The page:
Language Selection

English French German Italian Portuguese Spanish

GNOME: GSoC 2018, AbiWord, Developer Center Initiative, LVFS

  • GSoC 2018: Overview

    Throughout the summer I was working on librsvg, a GNOME library for rendering SVG files to Cairo surfaces. This post is an overview of the work I did with relevant links.

  • GSoC 2018: Parallelizing Filters with Rayon

    I’m working on SVG filter effects in librsvg, a GNOME library for rendering SVG files to Cairo surfaces. After finishing porting all filters from C to Rust and adding tests, I started investigating the filter performance. With the codebase converted to Rust, I am able to confidently apply important optimizations such as parallelization. In this post I’ll show how I parallelized two computation-intensive filter primitives.

  • AbiWord: It's alive

    No, AbiWord is not dead. The project has been very very slow moving due to very little contributions. But sometime a spark ignite things.

    Martin needed to fix a major issue we had related to how AbiWord uses Gtk wrong

    Then I took some time to perform two long overdue tasks:

    1. Moving to git. We have had a complete mirror of the Subversion repository for a few years on Github. But now that GNOME moved to their own Gitlab, I felt that this was a more appropriate place for AbiWord. So we did. Thanks to Carlos Soriano, AbiWord is now hosted in GNOME World.

  • Developer Center Initiative – Meeting Summary 8th August

    Yesterday we had the second meeting about the Developer Center Initiative. We had 14 attendees with participation from HotDoc, GJS, Purism, Builder and more.

    The primary topic for this week was to let developers review and demonstrate website prototypes based on different technologies. This is where we would like your opinion too! We are particularly interested in choosing the solution which..

  • It’s Now Easier to Install ThinkPad Firmware Updates on Linux

    It’s about to get a whole lot easier to install ThinkPad firmware updates on Linux.

    Red Hat’s Richard Hughes has revealed that tech company Lenovo, who produce the ThinkPad line of laptops, is joining the Linux Vendor Firmware Service, better known as the LVFS.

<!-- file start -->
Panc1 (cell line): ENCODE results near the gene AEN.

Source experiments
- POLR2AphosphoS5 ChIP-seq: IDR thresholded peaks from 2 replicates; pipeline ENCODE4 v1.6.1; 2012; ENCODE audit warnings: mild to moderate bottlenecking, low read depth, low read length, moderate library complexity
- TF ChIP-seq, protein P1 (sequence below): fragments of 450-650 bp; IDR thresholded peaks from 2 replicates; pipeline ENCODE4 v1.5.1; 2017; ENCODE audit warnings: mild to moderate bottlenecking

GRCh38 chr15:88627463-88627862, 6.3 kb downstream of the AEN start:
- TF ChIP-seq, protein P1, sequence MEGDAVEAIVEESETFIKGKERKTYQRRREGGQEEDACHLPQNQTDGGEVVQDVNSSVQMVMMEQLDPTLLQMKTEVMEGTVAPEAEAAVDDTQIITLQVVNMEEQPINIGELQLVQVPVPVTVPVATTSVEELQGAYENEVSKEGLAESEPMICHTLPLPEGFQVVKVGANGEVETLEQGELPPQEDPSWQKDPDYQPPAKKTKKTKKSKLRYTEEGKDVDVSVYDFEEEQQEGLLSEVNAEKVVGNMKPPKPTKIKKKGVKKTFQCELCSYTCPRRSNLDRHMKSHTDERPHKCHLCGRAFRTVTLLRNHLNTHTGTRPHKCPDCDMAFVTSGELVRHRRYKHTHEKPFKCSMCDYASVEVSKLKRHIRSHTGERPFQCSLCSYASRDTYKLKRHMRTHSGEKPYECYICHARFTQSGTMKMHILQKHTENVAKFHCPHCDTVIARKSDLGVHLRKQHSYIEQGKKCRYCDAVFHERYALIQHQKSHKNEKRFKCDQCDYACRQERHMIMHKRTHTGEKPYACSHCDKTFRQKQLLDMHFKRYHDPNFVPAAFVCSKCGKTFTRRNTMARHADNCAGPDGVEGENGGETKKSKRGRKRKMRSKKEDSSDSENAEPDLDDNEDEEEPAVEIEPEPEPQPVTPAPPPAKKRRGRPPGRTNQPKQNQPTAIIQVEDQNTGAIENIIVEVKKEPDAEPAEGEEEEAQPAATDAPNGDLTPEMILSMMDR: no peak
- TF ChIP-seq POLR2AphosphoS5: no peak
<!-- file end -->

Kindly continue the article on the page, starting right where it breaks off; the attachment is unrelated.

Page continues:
More in Tux Machines

A Quick Look At The Windows Server vs. Linux Performance On The Threadripper 2990WX

One of the frequent requests/comments stemming from the launch-day Windows 10 vs. Linux benchmarks on the new AMD Threadripper 2990WX were questions about whether this 32-core / 64-thread processor would do better with Windows Server given Microsoft's obvious tuning of that Windows flavor to high core/thread counts... Well, here are some initial figures with Windows Server 2016 and a Windows Server 2019 preview. Given the immense interest and speculation about the Windows Server performance on the AMD Threadripper 2990WX, to see if it would give Linux better competition relative to Windows 10, I ran some initial benchmarks so far. I am still doing some more Windows vs. Linux exploration and benchmarking (a lot of other interesting tests from this new hardware) while for today are the Windows Server 2016/2019 results alongside the other operating system tests on this 2990WX system. Read more

Major Zorin OS Linux Release Is Coming This Fall Based on Ubuntu 18.04.1 LTS

Shipping with the updated HWE (Hardware Enablement) stack from the recently announced Ubuntu 16.04.5 LTS point release, which is powered by the Linux 4.15 kernel from Ubuntu 18.04 LTS (Bionic Beaver), as well as an updated X graphics stack, Zorin OS 12.4 brings all the latest software and security updates from the Ubuntu repositories, along with performance enhancements and bug fixes. "Zorin OS 12.4 introduces an updated hardware enablement stack. The newly-included Linux kernel 4.15, as well as an updated X server graphics stack," reads the release announcement. "In addition, new patches for system vulnerabilities are included in this release, so you can have the peace of mind knowing that you’re using the most secure version of Zorin OS ever." Read more

Linux Kernel 4.18 Gets First Point Release, It's Now Ready for Mass Deployments

Linux kernel 4.18 was released on Sunday, August 12, 2018, by Linus Torvalds, and it's currently the most advanced kernel series available for Linux-based operating systems. The first point release, Linux 4.18.1, is now available, which marks the Linux 4.18 kernel series as stable and ready for mass deployments. All Linux OS vendors are now urged to adopt the latest Linux 4.18 kernel series for their operating systems on supported architectures as it brings various new features, improvements, and updated drivers for better hardware support. Linux kernel 4.18.1 is now available for download from kernel.org or our software portal. Read more

Stable kernels 4.18.1, 4.17.15, 4.14.63, 4.9.120 and 4.4.148